…we looked at best practices for communicating the impact of COVID technology to sceptical judges, strategies to safeguard against repurposing COVID tech after the pandemic, how to solve tech inequalities exacerbated by the pandemic, and tackling machine and human bias in automated systems

It is unfortunate that the group were not able to meet in person during these exceptionally challenging times, but it was truly uplifting and inspiring to virtually connect, discuss and brainstorm with an amazing group working hard to safeguard our digital rights during the current health crisis. There was plenty of food for thought, and ideas shared for further collaboration and information sharing, and we look forward to seeing this invaluable work progress.

Graphic Recordings by Blanche Illustrates and TEMJAM

Join Our Virtual Litigation Retreat!

By Jonathan McCully, 24th September 2020

We are very excited to be bringing back DFF’s litigation retreat in an online format between 12 and 18 November 2020 (excluding the weekend), and we welcome applications from litigators across Europe working on digital rights issues to join us.

In 2018, we ran litigation retreats in Montenegro and Belgrade. You can watch a video of our first retreat here. These were great opportunities for digital rights litigators to spend time together, sharpen their litigation skills, and share knowledge, experiences and tactics that others could use in their own litigation.

During these retreats, a variety of cases were workshopped from challenges to police use of facial recognition technology to litigation against Facebook’s censorship of user content. 

At our retreats, we aim to create a co-learning environment where participants can concentrate their time, energy and attention to further developing and working through challenges in relation to an ongoing piece of digital rights litigation.

Through creating this space, and holding focused discussions, we hope that participants can come away from these retreats with an enhanced litigation strategy and plan for their cases. As a participant from a previous retreat said: “it is a unique opportunity to stop and reflect on what can be done better when you’re trying to achieve change using strategic litigation.”

…“it is a unique opportunity to stop and reflect on what can be done better when you’re trying to achieve change using strategic litigation”

We have remodeled our previous retreats in order to hold this one virtually. It will include strategic litigation training and workshopping components in a collaborative online environment. The four-day programme will comprise sessions on building skills for developing a litigation strategy, case planning, and advocacy, and will include dedicated sessions on thematic areas relevant to litigating digital rights cases in Europe.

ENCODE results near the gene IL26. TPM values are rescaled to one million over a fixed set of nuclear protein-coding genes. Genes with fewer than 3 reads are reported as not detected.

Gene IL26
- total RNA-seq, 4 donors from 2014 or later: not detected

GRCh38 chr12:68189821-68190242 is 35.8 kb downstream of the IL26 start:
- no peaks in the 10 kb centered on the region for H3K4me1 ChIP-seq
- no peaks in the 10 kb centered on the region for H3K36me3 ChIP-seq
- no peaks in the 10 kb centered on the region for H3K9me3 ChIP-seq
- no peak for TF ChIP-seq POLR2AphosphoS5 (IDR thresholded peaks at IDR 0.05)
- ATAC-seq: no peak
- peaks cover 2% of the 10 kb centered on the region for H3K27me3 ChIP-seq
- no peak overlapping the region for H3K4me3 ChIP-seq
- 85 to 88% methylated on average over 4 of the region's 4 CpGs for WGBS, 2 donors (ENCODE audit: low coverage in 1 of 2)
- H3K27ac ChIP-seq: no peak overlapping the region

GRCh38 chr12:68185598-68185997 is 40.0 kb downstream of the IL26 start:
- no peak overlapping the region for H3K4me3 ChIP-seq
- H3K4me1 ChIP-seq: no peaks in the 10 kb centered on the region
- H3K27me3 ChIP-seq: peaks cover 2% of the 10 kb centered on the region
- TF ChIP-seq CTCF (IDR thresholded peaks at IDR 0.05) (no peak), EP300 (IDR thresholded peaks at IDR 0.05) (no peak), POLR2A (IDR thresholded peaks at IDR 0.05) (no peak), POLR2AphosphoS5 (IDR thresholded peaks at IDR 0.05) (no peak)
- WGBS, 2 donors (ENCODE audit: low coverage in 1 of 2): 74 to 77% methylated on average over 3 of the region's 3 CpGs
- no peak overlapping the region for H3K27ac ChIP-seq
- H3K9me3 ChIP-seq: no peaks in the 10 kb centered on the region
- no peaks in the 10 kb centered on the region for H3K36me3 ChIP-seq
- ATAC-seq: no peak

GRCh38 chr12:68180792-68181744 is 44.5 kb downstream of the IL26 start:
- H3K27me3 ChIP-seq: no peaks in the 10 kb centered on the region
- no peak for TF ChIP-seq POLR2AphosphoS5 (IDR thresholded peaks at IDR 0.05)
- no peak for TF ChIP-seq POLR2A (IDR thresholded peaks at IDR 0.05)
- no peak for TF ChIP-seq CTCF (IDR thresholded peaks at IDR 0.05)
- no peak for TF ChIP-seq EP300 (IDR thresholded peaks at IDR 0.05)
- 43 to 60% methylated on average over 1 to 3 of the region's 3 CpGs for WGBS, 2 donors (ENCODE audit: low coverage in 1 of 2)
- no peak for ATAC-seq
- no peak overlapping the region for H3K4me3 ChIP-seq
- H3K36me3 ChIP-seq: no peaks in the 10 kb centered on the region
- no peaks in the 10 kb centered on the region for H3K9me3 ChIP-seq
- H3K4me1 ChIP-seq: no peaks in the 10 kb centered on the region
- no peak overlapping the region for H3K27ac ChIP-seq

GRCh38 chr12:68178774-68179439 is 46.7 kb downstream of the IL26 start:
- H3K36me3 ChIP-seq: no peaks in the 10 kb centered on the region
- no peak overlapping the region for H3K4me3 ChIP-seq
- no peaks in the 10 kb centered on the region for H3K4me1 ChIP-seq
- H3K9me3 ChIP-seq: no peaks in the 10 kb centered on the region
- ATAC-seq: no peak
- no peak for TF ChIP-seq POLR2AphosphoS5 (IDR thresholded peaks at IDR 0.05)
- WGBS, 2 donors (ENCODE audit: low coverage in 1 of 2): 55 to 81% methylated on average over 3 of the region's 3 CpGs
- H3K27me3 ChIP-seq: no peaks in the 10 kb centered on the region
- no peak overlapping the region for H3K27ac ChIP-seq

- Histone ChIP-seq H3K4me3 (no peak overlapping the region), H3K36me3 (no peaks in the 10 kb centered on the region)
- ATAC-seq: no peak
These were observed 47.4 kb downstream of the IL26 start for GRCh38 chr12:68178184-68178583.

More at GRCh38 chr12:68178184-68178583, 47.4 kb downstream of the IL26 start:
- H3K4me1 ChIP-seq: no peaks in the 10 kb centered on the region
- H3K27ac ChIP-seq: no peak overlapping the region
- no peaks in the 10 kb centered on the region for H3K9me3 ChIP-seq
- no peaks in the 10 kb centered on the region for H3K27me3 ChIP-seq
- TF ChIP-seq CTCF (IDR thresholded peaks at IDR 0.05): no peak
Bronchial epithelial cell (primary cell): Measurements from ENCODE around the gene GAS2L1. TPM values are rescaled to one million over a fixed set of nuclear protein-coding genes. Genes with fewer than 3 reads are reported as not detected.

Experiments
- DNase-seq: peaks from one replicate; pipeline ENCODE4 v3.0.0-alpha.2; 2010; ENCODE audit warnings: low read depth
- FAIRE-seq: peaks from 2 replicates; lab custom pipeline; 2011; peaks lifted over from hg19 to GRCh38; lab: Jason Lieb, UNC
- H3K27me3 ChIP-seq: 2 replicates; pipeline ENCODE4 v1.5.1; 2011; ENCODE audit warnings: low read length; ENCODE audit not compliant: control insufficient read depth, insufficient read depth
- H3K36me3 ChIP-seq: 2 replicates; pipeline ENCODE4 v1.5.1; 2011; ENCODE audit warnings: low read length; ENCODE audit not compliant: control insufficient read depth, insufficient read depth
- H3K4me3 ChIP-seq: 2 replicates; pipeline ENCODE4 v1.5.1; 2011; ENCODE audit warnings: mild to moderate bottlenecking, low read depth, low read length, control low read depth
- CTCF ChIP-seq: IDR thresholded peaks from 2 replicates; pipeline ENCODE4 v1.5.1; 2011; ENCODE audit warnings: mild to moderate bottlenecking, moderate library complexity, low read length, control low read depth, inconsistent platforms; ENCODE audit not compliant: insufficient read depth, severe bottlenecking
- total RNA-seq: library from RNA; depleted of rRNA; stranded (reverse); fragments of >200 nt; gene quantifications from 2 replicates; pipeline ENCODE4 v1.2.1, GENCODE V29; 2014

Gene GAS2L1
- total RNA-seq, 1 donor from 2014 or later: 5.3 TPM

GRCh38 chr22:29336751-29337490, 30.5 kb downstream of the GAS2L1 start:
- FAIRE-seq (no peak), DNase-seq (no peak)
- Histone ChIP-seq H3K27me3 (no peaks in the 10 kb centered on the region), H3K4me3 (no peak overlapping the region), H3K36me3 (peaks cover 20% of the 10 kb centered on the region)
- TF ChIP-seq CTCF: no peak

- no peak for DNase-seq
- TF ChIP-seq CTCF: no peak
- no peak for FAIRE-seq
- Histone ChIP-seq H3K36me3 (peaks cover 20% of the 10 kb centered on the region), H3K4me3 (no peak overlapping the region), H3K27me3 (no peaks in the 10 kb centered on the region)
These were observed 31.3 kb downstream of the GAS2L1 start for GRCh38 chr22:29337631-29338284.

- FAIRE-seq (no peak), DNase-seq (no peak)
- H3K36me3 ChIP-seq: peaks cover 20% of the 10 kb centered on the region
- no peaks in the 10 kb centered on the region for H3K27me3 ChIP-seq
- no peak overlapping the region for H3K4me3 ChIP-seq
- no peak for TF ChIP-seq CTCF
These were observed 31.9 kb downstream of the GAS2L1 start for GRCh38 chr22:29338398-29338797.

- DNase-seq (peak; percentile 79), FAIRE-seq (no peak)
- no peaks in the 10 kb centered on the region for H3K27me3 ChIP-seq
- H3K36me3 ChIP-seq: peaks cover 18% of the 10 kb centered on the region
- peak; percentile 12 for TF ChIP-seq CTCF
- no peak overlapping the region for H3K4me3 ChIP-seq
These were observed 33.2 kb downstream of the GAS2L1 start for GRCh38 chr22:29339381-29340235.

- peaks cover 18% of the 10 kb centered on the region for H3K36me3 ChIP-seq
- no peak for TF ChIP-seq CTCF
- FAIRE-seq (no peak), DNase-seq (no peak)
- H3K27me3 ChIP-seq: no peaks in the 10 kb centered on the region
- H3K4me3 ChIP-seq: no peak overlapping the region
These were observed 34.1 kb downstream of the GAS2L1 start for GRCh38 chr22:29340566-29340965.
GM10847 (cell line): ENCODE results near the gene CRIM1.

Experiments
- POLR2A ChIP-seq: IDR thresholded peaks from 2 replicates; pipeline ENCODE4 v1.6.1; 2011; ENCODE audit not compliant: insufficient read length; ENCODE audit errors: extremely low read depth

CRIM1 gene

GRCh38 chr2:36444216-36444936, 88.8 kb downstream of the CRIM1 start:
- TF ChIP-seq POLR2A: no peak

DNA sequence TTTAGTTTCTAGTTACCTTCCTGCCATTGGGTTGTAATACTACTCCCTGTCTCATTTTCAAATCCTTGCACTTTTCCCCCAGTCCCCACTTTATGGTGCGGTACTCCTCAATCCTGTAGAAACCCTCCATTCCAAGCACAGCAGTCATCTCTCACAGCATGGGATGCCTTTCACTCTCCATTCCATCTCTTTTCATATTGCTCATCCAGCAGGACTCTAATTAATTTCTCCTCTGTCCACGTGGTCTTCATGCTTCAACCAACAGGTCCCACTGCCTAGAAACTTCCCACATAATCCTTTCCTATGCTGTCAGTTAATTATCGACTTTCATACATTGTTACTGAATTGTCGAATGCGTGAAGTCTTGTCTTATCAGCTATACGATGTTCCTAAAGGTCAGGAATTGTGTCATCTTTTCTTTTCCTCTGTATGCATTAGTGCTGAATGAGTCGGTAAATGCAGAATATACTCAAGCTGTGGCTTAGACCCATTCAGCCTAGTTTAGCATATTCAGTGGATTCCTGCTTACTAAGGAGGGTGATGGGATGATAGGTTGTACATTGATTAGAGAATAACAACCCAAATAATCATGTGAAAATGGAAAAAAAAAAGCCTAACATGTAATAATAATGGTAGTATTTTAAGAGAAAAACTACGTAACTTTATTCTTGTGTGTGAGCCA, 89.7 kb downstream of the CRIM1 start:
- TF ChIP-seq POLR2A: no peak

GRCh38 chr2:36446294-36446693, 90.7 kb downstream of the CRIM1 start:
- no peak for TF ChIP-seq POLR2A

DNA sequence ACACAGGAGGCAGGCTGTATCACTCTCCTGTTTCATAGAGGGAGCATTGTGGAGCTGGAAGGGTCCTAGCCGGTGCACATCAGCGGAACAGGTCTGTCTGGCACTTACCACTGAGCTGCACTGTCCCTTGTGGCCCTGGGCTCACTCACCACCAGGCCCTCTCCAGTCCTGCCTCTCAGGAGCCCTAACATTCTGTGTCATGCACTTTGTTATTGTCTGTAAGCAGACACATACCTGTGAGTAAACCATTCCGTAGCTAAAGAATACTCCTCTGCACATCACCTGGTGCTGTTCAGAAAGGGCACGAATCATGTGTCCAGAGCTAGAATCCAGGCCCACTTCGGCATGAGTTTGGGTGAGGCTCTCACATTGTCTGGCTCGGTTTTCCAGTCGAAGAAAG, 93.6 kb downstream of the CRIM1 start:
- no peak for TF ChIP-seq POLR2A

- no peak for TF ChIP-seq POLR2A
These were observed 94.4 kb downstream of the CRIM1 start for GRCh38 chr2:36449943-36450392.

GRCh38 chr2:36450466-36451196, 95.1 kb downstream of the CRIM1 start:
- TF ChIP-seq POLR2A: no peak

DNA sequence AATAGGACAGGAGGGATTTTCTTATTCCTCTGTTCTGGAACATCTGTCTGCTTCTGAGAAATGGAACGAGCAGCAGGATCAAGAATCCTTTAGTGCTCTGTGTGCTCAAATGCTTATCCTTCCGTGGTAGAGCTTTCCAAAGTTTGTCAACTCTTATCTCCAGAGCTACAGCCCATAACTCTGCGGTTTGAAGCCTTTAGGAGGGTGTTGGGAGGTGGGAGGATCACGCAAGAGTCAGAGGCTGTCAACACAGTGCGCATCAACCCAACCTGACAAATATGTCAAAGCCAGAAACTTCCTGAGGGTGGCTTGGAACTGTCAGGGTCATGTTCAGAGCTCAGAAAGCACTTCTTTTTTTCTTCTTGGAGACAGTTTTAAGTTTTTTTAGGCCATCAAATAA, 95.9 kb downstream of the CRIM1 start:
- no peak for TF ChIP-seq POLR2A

Built into this agenda will be dedicated group work, where participants will work on strategic litigation plans for case studies that they have brought to the virtual retreat. We will also have some time to get to know each other with some informal online social activities.

The four-day programme will comprise sessions on building skills for developing a litigation strategy, case planning, and advocacy, and will include dedicated sessions on thematic areas

As with past retreats, the aim of the four days is to give participants time to do deep work on their case studies. Therefore, even though the online sessions across the four days will be short and intensive, we encourage those attending to use the rest of the time across these four days to disconnect from other ongoing projects and think through aspects of their cases in light of conversations they will have with the group. Therefore, we would recommend that all those who attend treat the four days as a real retreat, away from other work pressures and external realities. 

If you are interested in joining us, please get in touch with us and we will send you a short application form to fill out. The deadline for applications is 16 October 2020.

The main thing we ask for is that all participants come to the retreat with a digital rights case study – whether existing or hypothetical – that they would be interested in litigating. Ideally, the case study would fall within DFF’s thematic focus areas, which you can read more about here, but we are open to other strategic case ideas as well. 

We hope you will be able to join us!